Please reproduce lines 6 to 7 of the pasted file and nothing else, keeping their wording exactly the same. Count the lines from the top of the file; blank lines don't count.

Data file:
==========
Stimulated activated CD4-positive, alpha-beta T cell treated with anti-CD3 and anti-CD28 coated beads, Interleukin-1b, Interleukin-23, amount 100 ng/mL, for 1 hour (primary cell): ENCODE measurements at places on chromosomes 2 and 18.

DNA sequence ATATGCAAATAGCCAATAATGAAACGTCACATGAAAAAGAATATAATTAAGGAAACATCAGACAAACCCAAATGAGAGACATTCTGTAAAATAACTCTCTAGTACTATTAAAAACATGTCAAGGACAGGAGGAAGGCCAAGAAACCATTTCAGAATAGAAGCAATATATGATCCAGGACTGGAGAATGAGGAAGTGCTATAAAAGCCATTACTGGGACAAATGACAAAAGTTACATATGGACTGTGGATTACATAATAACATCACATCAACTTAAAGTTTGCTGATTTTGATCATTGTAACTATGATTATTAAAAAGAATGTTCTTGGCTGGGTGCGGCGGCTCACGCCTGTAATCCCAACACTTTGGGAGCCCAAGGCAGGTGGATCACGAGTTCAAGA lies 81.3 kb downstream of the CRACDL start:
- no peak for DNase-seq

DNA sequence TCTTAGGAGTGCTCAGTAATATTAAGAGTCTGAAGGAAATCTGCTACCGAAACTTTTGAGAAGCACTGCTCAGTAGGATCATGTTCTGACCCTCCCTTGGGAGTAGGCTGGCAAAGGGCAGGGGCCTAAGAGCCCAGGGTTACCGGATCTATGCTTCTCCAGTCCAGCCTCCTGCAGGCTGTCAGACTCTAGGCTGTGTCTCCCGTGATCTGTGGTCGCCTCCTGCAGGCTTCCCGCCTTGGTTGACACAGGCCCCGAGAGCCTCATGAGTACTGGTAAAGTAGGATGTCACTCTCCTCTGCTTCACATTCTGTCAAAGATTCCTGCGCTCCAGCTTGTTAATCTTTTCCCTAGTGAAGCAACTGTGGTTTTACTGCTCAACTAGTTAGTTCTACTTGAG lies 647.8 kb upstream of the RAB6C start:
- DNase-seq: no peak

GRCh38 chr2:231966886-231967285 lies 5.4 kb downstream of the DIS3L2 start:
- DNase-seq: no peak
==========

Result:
GRCh38 chr2:231966886-231967285 lies 5.4 kb downstream of the DIS3L2 start:
- DNase-seq: no peak